Whilst expressing some sympathy for the objector’s point of view [23], the Chancellor considered that, subject to there being a sufficient need for the compound, and adequate safeguards being put in place to protect existing graves, it was appropriate to grant permission for a limited period of 18 months, subject to conditions requiring no part of the compound to be within 5 metres of any marked graves, and subject also to surface reinstatement works being carried out by the developer at the end of the development [25]. [Re St. Michael & All Angels Foulridge [2022] ECC Bla 1] [Top of section] [Top of post]

Churchyard Regulations

Re St. Michael Langtoft [2022] ECC Lin 1 The petition proposed the addition of three names said to have been omitted from the First World War Memorial in Langtoft [1],[2]. In his judgment, the Chancellor set out the criteria he would apply in this or any future similar application [8]:

(i)  If the name is recorded on another war memorial there will be a presumption that the decision was made by the family at the time for the name to be inscribed on that memorial, and that decision should be respected. If that other war memorial is within the diocese or close to it, the more difficult it will be to rebut the presumption.
(ii) If the name is not recorded on any war memorial, it is only when [the Chancellor is] satisfied on the balance of probabilities that there has been a mistake made at the time in omitting that name from the memorial under consideration that the application can be considered.

However in using the civil standard of proof, the Chancellor applied the approach of Lord Hoffman Re H (Minors) [1996] AC 563:

“When assessing the probabilities the court will have in mind as a factor, to whatever extent is appropriate in the particular case, that the more serious the allegation the less likely it is that the event occurred and, hence, the stronger should be the evidence before the court concludes that the allegation is established on the balance of probability”.

He considered that making an allegation that a First World War memorial has failed for over 100 years to record a name that should be there, is a serious allegation given the sensitivity of these memorials both now and particularly at the time they were erected. This does not mean that [he] adopt a higher standard of proof than the civil standard, but hat in [his] consideration of any submission that a war memorial has had a name omitted from it in error for over 100 years, the evidence in support of that submission must be strong, before I will accede to it.

In the instant case, two of the names were recorded elsewhere. The third name was the same as one already on the war memorial, but alleged to be a different person. The Chancellor was not satisfied that the third name related to a different person from the one whose name was already on the memorial. He therefore decided not to grant a faculty authorising any of the names to be added to the memorial. [Re St. Michael Langtoft [2022] ECC Lin 1] [Top of section] [Top of post]

Re St. Margaret Northam [2022] ECC Exe 2 The petitioner applied for approval of a memorial stone for the grave of his father, a former builder and stonemason, with inscriptions on both sides of the stone: on the front, the names and dates of birth and death of the deceased and the word ‘Beloved’; and on the back a quotation from a poem by Rudyard Kipling (‘Till the master of all good workmen shall set us to work anew’) and an engraving of a trowel [1,2]. The PCC objected to inscriptions on both sides of the stone, saying that it would set a precedent.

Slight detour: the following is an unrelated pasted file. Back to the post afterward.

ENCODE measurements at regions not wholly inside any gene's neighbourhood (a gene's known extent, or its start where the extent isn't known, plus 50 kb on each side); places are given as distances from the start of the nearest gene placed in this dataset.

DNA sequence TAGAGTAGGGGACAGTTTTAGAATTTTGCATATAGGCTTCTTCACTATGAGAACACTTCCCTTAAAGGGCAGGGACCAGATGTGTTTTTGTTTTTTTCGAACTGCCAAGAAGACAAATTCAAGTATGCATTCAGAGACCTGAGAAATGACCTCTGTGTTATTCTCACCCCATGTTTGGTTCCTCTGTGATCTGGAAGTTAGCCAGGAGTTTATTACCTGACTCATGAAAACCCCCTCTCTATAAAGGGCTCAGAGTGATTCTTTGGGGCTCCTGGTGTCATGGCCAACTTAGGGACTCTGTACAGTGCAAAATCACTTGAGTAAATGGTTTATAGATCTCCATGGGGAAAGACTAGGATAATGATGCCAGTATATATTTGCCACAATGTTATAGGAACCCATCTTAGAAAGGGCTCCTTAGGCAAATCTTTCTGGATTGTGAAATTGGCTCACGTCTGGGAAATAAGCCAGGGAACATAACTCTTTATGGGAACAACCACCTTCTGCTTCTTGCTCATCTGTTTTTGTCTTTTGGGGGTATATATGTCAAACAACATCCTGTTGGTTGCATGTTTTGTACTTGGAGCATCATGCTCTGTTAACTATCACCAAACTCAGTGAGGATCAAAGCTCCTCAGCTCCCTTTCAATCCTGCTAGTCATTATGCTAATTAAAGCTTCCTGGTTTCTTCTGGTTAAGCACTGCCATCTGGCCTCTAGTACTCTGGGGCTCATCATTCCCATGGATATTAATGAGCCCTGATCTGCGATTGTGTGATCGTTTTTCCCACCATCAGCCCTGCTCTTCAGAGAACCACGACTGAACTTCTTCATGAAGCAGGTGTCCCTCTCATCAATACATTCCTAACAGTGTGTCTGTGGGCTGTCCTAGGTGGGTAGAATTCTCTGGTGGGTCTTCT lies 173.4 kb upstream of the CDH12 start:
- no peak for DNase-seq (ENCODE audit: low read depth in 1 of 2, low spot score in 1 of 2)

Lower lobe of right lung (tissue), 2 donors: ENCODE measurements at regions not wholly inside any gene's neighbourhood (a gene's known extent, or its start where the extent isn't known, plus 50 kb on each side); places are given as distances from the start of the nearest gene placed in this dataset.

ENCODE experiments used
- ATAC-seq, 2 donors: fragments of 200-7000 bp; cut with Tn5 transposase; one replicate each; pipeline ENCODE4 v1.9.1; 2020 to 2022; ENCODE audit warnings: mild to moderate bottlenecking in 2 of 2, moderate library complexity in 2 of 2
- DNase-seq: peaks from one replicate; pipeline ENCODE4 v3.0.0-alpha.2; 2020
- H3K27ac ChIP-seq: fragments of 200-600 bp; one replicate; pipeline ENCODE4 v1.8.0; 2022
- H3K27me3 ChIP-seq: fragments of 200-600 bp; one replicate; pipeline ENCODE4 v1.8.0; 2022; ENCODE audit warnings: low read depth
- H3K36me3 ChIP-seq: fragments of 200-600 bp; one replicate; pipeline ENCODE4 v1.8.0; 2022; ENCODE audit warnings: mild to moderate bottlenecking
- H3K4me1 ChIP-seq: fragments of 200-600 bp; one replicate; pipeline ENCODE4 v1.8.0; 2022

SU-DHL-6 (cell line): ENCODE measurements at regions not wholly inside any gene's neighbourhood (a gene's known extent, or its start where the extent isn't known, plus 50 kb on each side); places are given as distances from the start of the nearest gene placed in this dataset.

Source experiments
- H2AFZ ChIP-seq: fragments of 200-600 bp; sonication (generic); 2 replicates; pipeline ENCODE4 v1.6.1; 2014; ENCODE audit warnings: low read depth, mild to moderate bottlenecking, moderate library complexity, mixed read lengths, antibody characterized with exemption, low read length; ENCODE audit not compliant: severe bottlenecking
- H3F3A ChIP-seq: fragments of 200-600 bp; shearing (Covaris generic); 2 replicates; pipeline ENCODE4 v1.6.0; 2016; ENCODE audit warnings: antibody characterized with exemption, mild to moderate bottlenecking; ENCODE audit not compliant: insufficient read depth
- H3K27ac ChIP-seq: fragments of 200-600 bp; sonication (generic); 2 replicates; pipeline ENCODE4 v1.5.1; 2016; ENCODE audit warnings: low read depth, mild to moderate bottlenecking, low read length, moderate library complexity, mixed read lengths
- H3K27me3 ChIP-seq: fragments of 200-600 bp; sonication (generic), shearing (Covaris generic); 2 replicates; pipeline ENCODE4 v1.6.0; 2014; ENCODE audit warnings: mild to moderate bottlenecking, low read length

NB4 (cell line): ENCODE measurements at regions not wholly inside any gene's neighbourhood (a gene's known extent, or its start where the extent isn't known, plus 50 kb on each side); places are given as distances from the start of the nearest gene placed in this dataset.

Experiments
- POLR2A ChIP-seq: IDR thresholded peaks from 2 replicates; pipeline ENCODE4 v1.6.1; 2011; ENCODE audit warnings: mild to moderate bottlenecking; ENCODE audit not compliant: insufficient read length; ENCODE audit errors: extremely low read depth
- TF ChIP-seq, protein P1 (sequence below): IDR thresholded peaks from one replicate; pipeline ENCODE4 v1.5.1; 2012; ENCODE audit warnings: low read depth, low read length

The Team Rector and Rural Dean, was originally been happy with the proposal [4], which was supported and recommended by the DAC [5]. However, the PCC objected to the headstone on account of the inscription on both sides, and would be “out of keeping with St Margaret’s Church and churchyard which are Grade 1 listed” [6]. He subsequently objected after discussions with members of the PCC, and later suggested that the trowel was inappropriate, as it was a symbol of Freemasonry, which might offend some people” [7].

With regard to the approach that the Court should adopt, the Chancellor stated the matter had recently been clarified by the Court of Arches (which is the court of appeal in such matters) in the case of Re St. Giles Exhall [2021] EACC 1 [16]. He noted that in the instant case:

“[19]. The issues are in reality very narrow. There is no objection to the size or material of the stone, or to the inscriptions or lettering, save that it is suggested that the font used for the quotation should be smaller. The [Team Rector] objects to the depiction of a trowel on the grounds that it is a symbol of Freemasonry, but the PCC does not. The PCC objects to the inscription being on the rear of the stone, but the [Team Rector] does not”

The Chancellor determined that the design had artistic merit; that it would not establish a precedent, as there were already several stones in the churchyard with inscriptions on both sides; that the poem extract would look out of place on the front; and that the trowel was a symbol of the lifelong work of the deceased as a builder and stonemason, who had no connection with Freemasonry. He concluded:

“[16]. Drawing all of these matters together, I am persuaded that permission should be given for the memorial to [the Petitioner’s father] as proposed in the Petition. I consider that it readily meets the need ‘To honour the dead, to comfort the living and to inform posterity’”.

[Re St. Margaret Northam [2022] ECC Exe 2] [Top of section] [Top of post]

Designation of closed churchyard

See Privy Council Business.


Re All Saints Rotherham [2022] ECC She 8 The Minster Church of All Saints’ Rotherham has a ring of twelve bells tuned to C-sharp, with the heaviest, the tenor (No 12) weighing 34 cwt. At present, a major scale can only be rung on the eight heavier back bells, as the current No 2 is in F-sharp thereby precluding the use of the eight lighter front bells. Heavier bells place restrictions on those able to ring.